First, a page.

Ladybugs and Japanese beetles have one thing in common with most other animals: predators. As much as they feed on other animals and plants, there are other species that also feed on them.

For ladybugs, their nemesis includes rodents, dragonflies, birds, frogs, wasps, assassin bugs, and bedbugs, among others. Japanese beetles, on the other hand, are often hunted by moles, raccoons, wild birds, spiders and other insects.

Ladybugs vs Japanese beetles: number of species

It would be interesting to know that there are more 5,000 species of ladybugs practically on all continents. The main and most popular categories include:

  • The seven-spotted ladybug
  • The thirteen-point ladybug
  • Asian ladybug
  • The spotted ladybug Coleomegilla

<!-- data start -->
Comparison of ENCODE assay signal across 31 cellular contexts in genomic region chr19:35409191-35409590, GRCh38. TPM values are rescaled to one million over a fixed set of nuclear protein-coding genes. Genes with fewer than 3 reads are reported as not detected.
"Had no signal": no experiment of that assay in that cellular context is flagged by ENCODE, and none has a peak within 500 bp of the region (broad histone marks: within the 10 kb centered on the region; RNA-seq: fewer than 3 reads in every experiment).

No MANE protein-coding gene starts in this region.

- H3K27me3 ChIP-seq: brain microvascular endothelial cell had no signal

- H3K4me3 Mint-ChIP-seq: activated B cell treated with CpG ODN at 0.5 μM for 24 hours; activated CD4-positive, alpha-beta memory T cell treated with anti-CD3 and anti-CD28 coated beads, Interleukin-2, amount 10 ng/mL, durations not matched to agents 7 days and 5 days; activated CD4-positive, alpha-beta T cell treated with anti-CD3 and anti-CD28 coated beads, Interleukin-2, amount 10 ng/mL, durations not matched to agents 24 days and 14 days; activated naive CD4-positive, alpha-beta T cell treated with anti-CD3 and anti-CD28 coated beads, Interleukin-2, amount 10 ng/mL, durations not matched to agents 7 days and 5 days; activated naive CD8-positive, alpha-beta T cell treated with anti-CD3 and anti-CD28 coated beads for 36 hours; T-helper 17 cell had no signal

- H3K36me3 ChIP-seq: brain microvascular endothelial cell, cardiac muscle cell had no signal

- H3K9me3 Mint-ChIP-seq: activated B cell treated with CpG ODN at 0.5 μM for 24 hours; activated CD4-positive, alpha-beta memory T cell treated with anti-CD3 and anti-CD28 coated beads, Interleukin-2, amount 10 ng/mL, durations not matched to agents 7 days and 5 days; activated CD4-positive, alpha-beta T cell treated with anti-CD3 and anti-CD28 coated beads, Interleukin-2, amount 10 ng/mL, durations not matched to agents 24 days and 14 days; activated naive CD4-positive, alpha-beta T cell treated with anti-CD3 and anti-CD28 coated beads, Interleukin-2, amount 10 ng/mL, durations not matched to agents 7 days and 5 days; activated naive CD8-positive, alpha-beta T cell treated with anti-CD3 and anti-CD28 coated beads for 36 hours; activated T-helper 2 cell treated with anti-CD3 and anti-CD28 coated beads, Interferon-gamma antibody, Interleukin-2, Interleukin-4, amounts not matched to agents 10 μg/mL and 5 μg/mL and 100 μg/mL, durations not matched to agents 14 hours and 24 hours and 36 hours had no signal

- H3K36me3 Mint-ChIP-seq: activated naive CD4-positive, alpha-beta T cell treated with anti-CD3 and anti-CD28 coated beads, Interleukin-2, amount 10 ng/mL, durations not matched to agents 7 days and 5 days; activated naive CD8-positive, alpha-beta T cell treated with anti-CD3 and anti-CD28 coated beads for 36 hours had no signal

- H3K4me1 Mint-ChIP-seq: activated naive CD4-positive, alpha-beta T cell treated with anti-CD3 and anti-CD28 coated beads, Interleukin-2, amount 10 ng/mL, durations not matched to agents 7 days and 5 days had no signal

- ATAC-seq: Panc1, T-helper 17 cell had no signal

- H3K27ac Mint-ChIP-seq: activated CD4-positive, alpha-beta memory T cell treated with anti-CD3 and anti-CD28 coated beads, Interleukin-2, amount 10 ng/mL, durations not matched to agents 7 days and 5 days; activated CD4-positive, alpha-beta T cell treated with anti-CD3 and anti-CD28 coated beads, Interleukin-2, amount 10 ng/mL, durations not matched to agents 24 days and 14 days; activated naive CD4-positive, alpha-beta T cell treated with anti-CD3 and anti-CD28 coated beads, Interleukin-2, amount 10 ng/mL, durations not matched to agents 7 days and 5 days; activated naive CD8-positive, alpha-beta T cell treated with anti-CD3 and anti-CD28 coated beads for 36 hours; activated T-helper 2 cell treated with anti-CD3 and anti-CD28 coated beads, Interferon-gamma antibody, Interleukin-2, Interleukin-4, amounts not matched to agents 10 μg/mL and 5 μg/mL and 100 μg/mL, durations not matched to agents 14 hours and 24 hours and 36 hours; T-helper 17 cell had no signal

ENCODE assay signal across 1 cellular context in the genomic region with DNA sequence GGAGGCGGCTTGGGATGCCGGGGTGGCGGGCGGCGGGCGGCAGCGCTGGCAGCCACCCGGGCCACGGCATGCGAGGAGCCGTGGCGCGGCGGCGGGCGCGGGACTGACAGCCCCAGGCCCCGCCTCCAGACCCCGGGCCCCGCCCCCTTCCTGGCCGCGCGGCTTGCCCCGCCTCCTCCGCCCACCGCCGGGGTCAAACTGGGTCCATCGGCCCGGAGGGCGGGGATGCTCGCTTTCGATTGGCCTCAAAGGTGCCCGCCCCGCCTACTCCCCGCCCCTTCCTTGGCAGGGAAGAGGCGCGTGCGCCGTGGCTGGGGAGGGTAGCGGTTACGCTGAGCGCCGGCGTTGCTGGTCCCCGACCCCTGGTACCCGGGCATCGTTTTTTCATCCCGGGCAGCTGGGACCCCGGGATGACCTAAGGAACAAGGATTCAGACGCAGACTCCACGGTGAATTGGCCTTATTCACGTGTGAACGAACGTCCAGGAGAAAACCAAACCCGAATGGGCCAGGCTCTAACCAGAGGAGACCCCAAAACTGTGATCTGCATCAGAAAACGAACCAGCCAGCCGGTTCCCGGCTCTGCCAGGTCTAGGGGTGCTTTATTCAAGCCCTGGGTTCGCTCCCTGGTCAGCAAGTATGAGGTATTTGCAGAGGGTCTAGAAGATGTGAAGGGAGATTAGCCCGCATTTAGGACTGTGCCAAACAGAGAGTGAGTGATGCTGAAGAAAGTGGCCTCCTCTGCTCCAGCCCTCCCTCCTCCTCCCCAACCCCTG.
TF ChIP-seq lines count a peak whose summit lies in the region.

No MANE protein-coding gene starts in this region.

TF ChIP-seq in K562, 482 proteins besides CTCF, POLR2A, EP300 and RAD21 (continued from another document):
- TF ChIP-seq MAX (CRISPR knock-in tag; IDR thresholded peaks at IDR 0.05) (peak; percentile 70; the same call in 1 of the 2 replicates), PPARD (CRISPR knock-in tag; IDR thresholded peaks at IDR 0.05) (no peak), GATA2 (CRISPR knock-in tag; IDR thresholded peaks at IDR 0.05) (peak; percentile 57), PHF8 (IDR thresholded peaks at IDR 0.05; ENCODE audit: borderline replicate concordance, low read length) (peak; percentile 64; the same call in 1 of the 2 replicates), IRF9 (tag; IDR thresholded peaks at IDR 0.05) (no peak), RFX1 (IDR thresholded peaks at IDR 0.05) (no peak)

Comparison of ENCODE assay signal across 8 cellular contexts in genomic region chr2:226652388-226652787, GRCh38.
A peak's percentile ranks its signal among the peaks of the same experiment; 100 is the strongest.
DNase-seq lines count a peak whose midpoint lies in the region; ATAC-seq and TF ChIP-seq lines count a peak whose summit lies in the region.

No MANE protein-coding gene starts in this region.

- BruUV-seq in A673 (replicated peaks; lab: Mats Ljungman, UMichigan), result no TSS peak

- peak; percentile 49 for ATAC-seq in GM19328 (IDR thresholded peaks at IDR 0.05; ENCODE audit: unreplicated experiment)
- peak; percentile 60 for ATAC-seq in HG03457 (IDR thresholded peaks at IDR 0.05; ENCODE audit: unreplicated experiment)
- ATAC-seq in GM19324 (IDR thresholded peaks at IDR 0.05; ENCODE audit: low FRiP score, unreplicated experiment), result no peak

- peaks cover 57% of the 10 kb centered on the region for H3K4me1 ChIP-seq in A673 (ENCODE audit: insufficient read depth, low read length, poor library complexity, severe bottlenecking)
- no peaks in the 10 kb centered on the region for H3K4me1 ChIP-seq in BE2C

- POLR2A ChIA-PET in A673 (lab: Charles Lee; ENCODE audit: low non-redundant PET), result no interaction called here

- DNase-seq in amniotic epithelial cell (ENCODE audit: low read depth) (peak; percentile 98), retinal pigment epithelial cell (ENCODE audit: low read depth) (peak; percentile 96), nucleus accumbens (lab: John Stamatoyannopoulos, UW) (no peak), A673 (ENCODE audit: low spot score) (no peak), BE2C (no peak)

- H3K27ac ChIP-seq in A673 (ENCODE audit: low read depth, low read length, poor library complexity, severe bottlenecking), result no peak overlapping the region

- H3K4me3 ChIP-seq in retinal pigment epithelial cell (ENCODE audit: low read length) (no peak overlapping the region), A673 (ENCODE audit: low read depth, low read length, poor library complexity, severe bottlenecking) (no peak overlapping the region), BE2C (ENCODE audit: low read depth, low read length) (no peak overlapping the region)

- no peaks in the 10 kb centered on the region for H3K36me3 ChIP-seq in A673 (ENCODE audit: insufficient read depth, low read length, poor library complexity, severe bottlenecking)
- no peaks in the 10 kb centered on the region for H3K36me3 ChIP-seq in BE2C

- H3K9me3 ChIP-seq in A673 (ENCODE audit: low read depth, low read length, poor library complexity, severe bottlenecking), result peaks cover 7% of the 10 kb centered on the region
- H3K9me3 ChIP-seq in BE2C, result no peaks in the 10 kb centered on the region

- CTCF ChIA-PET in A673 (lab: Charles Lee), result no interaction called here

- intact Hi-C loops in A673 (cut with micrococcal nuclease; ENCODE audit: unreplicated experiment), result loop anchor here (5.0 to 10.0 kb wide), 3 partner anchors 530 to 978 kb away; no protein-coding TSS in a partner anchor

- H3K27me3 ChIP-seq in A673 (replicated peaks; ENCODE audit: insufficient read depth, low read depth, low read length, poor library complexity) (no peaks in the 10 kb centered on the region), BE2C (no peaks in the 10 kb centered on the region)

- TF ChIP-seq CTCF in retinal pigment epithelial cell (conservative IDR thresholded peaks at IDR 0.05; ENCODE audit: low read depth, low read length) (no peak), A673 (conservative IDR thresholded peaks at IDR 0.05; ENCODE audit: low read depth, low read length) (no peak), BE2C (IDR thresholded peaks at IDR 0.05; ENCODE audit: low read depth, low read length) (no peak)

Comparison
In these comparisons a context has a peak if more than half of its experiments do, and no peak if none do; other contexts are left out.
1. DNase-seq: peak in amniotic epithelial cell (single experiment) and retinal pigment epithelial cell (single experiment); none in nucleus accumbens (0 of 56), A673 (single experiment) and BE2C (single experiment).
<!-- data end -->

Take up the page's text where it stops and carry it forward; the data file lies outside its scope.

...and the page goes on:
• Ladybug Hippodamia convergens

Even more interesting is the fact that Japanese beetles only have one species; as if it were a single species.

We have to admit; it is quite rare to find a member of the class Insecta with only one species. These figures show that there is a world of difference between ladybugs and Japanese beetles, in terms of species range.

Ladybugs vs Japanese beetles: conservation status

For ladybugs, the International Union for the Conservation of Endangered Species of Nature classifies them as “Near Threatened” which means that they could be threatened with extinction in the future. The conservation status of the Japanese beetle is, however, classified as “less worrymeaning they face no imminent threat that would put them at risk of extinction.

Isn’t it rather interesting that the ladybug with more than 5,000 species is threatened with extinction while the Japanese beetle with only one species faces no such risks?